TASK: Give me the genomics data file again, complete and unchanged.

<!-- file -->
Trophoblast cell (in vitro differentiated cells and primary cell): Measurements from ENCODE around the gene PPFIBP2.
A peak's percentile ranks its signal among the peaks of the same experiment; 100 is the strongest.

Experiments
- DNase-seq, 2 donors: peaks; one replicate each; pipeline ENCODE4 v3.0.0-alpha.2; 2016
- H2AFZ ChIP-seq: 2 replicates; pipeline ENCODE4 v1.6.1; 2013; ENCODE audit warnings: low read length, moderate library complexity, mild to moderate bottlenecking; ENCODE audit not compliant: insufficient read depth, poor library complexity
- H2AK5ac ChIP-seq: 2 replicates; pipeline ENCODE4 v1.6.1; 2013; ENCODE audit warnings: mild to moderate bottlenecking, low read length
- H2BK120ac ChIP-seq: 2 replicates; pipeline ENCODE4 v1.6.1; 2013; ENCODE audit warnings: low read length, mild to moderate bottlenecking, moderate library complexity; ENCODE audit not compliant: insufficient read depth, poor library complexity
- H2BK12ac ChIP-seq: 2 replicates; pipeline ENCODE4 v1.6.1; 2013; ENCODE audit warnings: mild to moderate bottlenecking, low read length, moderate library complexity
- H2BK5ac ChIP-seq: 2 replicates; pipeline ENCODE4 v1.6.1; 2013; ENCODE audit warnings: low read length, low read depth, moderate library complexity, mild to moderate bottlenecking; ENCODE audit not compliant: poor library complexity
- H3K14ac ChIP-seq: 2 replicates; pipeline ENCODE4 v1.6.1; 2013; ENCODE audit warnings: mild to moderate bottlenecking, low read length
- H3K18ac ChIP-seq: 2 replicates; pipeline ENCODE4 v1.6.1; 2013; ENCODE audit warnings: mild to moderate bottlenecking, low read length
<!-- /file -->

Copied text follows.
Trophoblast cell (in vitro differentiated cells and primary cell): Measurements from ENCODE around the gene PPFIBP2.
A peak's percentile ranks its signal among the peaks of the same experiment; 100 is the strongest.

Experiments
- DNase-seq, 2 donors: peaks; one replicate each; pipeline ENCODE4 v3.0.0-alpha.2; 2016
- H2AFZ ChIP-seq: 2 replicates; pipeline ENCODE4 v1.6.1; 2013; ENCODE audit warnings: low read length, moderate library complexity, mild to moderate bottlenecking; ENCODE audit not compliant: insufficient read depth, poor library complexity
- H2AK5ac ChIP-seq: 2 replicates; pipeline ENCODE4 v1.6.1; 2013; ENCODE audit warnings: mild to moderate bottlenecking, low read length
- H2BK120ac ChIP-seq: 2 replicates; pipeline ENCODE4 v1.6.1; 2013; ENCODE audit warnings: low read length, mild to moderate bottlenecking, moderate library complexity; ENCODE audit not compliant: insufficient read depth, poor library complexity
- H2BK12ac ChIP-seq: 2 replicates; pipeline ENCODE4 v1.6.1; 2013; ENCODE audit warnings: mild to moderate bottlenecking, low read length, moderate library complexity
- H2BK5ac ChIP-seq: 2 replicates; pipeline ENCODE4 v1.6.1; 2013; ENCODE audit warnings: low read length, low read depth, moderate library complexity, mild to moderate bottlenecking; ENCODE audit not compliant: poor library complexity
- H3K14ac ChIP-seq: 2 replicates; pipeline ENCODE4 v1.6.1; 2013; ENCODE audit warnings: mild to moderate bottlenecking, low read length
- H3K18ac ChIP-seq: 2 replicates; pipeline ENCODE4 v1.6.1; 2013; ENCODE audit warnings: mild to moderate bottlenecking, low read length